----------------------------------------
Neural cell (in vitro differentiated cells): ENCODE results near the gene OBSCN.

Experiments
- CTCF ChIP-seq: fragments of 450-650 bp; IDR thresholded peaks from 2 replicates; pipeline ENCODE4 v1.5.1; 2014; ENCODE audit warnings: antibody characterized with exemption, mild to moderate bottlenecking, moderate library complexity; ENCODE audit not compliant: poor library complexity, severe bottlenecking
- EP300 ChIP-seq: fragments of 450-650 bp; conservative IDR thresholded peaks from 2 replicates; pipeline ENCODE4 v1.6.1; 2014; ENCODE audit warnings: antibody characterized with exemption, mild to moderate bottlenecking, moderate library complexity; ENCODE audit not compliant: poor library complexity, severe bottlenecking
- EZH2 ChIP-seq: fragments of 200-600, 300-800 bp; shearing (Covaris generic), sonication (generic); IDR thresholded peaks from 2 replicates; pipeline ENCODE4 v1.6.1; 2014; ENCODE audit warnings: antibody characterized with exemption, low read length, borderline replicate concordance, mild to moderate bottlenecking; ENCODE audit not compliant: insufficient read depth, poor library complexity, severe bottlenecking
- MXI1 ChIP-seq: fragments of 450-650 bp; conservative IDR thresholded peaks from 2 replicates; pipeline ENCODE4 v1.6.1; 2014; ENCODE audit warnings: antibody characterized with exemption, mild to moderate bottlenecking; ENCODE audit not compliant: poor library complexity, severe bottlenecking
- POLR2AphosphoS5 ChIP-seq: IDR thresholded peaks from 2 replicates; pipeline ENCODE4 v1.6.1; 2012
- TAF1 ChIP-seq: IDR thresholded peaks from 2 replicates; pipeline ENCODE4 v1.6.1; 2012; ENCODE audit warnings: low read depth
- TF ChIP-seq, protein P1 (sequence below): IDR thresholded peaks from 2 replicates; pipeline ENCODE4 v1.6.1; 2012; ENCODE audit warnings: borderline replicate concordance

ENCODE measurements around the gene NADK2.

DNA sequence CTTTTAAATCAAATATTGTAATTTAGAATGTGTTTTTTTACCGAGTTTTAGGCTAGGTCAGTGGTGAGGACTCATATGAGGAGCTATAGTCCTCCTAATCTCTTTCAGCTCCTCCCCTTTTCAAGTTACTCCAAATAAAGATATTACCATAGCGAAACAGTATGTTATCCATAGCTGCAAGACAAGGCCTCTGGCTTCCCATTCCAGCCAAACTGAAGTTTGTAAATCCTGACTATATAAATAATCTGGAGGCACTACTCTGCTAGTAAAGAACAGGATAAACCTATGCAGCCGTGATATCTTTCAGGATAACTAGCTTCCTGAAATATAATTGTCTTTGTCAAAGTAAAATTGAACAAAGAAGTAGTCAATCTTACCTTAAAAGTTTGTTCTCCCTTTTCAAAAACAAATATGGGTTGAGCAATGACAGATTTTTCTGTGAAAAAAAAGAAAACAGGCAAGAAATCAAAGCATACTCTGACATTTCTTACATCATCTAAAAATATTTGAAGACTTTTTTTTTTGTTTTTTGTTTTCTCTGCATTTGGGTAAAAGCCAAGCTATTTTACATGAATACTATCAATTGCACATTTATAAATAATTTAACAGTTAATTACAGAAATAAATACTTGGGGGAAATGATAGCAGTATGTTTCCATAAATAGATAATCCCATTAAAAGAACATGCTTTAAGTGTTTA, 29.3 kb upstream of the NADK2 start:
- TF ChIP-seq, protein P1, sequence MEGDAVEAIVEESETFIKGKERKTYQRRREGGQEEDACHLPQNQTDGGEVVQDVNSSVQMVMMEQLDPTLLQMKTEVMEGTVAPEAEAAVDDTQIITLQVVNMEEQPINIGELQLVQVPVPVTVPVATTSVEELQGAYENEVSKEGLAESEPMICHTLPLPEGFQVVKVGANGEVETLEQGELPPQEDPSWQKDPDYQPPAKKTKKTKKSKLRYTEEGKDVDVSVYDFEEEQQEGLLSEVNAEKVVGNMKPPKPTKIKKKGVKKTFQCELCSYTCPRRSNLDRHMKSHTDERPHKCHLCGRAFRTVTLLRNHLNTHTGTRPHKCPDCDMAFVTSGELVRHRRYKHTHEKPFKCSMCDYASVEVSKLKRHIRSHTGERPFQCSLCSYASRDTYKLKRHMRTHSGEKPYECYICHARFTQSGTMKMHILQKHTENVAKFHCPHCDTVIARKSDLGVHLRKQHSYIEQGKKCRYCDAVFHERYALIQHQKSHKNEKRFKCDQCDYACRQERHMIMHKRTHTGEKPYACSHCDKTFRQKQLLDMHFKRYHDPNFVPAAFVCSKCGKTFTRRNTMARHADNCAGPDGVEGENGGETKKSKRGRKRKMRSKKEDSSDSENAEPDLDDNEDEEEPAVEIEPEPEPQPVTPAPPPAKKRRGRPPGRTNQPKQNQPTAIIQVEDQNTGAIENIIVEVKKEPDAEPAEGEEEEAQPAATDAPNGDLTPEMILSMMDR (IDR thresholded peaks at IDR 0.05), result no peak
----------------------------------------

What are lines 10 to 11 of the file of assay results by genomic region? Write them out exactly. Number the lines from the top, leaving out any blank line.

ENCODE measurements around the gene NADK2.

DNA sequence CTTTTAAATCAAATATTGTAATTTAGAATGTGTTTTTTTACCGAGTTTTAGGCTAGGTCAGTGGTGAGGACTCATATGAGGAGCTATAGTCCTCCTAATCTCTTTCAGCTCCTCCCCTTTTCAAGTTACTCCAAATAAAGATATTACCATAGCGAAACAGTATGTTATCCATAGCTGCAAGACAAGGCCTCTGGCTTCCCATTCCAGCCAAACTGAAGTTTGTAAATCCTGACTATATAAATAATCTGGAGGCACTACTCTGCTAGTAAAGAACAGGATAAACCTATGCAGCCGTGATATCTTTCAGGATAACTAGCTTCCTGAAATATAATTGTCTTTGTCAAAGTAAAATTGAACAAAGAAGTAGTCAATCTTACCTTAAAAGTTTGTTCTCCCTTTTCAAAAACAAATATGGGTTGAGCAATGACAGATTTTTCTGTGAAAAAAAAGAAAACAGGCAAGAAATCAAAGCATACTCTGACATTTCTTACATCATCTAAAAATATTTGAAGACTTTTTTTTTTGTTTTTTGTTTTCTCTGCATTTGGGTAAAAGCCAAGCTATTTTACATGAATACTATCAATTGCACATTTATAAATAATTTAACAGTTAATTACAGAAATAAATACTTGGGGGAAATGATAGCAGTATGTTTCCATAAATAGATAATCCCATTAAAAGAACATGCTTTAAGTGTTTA, 29.3 kb upstream of the NADK2 start: